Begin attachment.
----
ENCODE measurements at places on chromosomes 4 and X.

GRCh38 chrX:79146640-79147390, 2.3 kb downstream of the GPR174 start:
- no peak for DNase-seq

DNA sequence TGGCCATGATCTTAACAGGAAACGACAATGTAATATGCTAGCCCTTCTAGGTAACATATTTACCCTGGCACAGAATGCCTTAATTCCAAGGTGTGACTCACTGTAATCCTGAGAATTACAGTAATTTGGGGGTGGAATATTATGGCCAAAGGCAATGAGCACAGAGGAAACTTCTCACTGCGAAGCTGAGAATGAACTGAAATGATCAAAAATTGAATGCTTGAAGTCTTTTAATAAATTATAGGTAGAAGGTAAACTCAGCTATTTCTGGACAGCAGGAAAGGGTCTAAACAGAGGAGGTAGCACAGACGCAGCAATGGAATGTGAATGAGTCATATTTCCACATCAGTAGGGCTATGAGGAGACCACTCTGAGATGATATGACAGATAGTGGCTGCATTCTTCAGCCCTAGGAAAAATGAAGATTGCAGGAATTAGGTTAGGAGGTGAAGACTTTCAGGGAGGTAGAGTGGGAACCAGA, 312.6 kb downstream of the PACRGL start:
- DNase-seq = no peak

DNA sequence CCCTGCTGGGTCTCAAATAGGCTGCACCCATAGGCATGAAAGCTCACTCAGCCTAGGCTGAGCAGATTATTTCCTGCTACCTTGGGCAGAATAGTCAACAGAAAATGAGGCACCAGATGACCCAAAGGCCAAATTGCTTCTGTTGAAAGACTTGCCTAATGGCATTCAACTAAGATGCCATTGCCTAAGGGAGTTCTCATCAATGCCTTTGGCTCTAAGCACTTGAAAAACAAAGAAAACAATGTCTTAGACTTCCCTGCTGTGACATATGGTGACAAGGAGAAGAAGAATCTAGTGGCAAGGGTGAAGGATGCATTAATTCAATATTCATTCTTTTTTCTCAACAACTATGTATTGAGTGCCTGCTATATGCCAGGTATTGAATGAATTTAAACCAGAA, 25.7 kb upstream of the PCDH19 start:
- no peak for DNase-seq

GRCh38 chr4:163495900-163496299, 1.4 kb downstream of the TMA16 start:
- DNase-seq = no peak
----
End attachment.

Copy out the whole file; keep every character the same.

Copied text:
ENCODE measurements at places on chromosomes 4 and X.

GRCh38 chrX:79146640-79147390, 2.3 kb downstream of the GPR174 start:
- no peak for DNase-seq

DNA sequence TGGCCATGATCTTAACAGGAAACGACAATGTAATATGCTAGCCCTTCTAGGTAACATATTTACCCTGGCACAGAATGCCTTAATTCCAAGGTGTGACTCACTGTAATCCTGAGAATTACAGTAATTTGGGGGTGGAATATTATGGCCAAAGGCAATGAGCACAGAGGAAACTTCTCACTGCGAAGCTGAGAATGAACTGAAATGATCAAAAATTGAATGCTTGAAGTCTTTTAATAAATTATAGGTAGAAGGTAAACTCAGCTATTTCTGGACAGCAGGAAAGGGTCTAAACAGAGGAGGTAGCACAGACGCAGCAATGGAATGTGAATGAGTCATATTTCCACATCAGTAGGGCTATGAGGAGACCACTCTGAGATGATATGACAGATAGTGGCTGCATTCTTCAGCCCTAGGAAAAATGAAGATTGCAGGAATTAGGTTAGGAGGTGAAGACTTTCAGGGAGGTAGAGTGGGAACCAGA, 312.6 kb downstream of the PACRGL start:
- DNase-seq = no peak

DNA sequence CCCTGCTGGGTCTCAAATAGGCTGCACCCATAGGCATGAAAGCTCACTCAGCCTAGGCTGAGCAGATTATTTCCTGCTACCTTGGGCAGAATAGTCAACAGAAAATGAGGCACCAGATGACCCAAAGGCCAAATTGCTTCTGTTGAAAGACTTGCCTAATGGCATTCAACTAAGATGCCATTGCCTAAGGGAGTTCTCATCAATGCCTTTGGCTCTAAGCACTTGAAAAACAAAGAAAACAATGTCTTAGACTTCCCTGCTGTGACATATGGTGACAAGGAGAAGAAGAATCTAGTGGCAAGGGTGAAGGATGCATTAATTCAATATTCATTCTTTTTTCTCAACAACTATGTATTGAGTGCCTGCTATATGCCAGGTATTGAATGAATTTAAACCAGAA, 25.7 kb upstream of the PCDH19 start:
- no peak for DNase-seq

GRCh38 chr4:163495900-163496299, 1.4 kb downstream of the TMA16 start:
- DNase-seq = no peak